The laws in many jurisdictions give consumers the right to dispute a credit report if they believe that it contains incorrect information. The process for disputing a credit report depends both on the policy of the credit bureau issuing the report as well the laws of the jurisdiction where the credit report is issued. In many places, such as the United States, consumers may have the option to dispute a credit report online as well as by postal mail.
If you wish to dispute a credit report, you will need to first understand your area's laws on credit report disputes as well as the way in which the credit bureau that issued your report processes disputes. You should get a recent copy of the report that you believe contains errors, and you should carefully examine each entry. Check for errors in credit limits, amounts owed, as well as payment reporting dates. If you're in the United States, all three of the major credit bureaus offer the option to dispute your credit report online, by telephone, or through regular mail. Some consumer reporting companies, particularly those that offer so-called specialty reports such as tenant screening or banking behavior information, may only accept disputes via mail.
When disputing a credit report by mail, be sure that you indicate the name of the account that is in dispute as well as a detailed explanation of why you believe the information is in error. In many places, the credit bureau is required by law to begin its own investigation into your dispute, but if you can supply additional documentation, the dispute may proceed more quickly and may be more likely to resolve in your favor. Documentation may include canceled checks proving that you made on-time payments, letters showing that an account went into default on a certain date, or police reports showing that you are the victim of identity theft.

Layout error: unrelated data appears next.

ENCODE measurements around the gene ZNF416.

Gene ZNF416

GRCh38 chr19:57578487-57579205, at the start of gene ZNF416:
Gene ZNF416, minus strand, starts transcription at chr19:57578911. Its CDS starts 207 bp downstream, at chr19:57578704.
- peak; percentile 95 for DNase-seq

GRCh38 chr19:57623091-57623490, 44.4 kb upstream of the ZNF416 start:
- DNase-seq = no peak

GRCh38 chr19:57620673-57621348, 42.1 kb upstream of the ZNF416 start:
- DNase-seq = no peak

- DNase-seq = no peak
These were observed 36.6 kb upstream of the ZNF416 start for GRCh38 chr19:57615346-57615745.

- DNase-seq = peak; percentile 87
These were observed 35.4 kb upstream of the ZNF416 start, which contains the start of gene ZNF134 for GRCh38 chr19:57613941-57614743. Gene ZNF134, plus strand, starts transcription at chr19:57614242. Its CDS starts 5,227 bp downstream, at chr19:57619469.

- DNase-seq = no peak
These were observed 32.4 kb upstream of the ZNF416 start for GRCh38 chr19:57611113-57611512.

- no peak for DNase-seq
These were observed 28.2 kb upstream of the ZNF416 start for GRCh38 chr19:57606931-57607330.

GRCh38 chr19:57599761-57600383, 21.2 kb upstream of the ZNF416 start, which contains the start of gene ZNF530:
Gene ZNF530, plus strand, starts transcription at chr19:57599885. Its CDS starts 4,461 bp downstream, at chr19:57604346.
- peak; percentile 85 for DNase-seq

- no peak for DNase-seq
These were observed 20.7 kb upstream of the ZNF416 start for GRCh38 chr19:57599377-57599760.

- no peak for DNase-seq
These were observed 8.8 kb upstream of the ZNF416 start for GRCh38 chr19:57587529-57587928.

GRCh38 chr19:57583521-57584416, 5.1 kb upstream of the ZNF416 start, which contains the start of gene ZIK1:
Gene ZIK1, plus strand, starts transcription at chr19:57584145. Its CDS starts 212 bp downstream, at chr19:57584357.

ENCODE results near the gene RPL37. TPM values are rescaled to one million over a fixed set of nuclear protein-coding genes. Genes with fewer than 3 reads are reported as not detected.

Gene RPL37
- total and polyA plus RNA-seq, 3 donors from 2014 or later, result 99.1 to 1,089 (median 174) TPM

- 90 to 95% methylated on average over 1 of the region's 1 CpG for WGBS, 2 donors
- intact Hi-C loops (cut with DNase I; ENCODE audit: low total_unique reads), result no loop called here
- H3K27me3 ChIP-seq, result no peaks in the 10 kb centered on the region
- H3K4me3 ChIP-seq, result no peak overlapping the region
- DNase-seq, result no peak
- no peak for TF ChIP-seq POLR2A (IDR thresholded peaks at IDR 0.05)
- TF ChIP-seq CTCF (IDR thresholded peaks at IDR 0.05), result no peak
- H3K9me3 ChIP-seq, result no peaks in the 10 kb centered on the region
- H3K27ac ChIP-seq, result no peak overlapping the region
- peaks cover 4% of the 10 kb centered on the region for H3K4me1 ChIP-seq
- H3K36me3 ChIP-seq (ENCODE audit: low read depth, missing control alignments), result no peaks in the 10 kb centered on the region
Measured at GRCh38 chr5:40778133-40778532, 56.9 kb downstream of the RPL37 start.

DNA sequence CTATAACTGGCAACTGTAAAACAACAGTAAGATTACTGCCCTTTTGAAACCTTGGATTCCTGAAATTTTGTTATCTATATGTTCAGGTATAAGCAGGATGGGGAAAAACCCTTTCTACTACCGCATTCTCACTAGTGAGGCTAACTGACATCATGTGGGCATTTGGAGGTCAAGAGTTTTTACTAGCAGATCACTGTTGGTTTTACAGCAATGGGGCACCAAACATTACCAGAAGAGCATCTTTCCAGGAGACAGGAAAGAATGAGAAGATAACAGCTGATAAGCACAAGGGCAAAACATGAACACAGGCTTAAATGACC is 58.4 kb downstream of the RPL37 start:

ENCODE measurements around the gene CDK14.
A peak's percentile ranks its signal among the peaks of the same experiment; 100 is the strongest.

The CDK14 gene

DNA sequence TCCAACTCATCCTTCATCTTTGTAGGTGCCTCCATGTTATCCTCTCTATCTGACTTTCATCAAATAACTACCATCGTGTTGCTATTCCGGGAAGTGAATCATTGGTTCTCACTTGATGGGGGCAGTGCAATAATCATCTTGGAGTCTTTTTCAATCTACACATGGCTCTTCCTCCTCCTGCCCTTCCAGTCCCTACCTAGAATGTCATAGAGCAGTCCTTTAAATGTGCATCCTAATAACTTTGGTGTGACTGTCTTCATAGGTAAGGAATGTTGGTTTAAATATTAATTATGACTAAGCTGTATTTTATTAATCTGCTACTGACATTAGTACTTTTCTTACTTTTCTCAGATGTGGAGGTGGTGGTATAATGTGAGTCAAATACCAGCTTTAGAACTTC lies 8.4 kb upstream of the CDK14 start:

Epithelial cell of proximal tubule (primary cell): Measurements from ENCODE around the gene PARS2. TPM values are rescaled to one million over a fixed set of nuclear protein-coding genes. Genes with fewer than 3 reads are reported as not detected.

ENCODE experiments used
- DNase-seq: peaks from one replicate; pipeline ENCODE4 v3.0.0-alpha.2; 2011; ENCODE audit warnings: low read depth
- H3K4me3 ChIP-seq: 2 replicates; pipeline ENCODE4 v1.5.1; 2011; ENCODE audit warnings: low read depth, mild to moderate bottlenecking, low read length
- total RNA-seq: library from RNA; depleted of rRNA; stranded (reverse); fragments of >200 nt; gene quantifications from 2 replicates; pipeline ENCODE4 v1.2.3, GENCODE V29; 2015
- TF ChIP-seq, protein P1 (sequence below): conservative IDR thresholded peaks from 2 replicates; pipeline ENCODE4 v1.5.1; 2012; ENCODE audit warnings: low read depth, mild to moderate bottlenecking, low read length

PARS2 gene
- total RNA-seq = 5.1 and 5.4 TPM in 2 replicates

After you dispute a credit report, be sure to follow up to make sure that the dispute is completed and that you get the resolution you desire. The credit bureau may be required by law to send you an updated copy of your credit report after a dispute. If not, request one to ensure that the results of the dispute are reflected in your report. If a credit bureau claims to have verified information that you know to be untrue, dispute the report again. On a second dispute, you may want to provide more comprehensive documentation and explanation to help ensure a more satisfactory resolution.